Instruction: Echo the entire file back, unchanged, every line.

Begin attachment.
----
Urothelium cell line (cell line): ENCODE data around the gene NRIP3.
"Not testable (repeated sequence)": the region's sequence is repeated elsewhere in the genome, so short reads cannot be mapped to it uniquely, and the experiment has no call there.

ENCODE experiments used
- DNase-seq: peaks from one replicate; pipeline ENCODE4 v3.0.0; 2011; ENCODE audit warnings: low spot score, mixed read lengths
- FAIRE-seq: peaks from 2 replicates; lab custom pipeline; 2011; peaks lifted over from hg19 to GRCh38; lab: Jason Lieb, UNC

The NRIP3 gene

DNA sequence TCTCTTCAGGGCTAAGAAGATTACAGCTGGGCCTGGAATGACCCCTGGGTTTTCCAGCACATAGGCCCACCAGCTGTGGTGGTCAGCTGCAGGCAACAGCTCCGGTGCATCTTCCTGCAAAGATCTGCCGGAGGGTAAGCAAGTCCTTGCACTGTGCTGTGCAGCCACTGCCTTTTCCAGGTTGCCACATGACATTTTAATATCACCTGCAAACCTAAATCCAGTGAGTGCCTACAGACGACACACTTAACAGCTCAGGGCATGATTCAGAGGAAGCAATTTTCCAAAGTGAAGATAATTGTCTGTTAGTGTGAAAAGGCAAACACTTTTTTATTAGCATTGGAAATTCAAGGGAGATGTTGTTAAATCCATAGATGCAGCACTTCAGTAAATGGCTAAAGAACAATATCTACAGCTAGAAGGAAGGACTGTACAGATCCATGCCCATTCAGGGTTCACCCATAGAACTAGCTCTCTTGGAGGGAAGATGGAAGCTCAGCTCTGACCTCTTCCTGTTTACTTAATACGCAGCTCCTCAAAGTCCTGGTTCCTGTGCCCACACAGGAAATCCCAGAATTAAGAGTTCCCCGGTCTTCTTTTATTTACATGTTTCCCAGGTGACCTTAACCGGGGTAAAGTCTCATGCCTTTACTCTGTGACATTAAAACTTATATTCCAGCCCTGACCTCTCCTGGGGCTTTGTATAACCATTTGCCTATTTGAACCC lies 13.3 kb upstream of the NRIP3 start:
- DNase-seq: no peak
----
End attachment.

Urothelium cell line (cell line): ENCODE data around the gene NRIP3.
"Not testable (repeated sequence)": the region's sequence is repeated elsewhere in the genome, so short reads cannot be mapped to it uniquely, and the experiment has no call there.

ENCODE experiments used
- DNase-seq: peaks from one replicate; pipeline ENCODE4 v3.0.0; 2011; ENCODE audit warnings: low spot score, mixed read lengths
- FAIRE-seq: peaks from 2 replicates; lab custom pipeline; 2011; peaks lifted over from hg19 to GRCh38; lab: Jason Lieb, UNC

The NRIP3 gene

DNA sequence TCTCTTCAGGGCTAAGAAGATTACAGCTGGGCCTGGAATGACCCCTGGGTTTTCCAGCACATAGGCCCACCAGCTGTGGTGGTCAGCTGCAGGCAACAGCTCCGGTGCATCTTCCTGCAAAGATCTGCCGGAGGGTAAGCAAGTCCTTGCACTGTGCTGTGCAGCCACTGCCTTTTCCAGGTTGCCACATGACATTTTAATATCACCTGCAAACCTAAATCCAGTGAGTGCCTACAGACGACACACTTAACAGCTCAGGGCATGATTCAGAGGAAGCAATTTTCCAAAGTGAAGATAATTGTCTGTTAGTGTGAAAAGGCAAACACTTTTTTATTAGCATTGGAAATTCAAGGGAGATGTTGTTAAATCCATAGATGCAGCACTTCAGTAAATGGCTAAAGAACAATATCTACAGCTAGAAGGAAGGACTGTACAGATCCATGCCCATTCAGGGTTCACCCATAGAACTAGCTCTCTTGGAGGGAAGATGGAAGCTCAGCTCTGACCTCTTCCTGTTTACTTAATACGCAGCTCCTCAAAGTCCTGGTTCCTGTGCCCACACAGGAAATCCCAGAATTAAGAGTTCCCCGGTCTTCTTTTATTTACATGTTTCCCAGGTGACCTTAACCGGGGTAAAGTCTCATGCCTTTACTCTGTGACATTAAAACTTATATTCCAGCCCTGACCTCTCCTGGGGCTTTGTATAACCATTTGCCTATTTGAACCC lies 13.3 kb upstream of the NRIP3 start:
- DNase-seq: no peak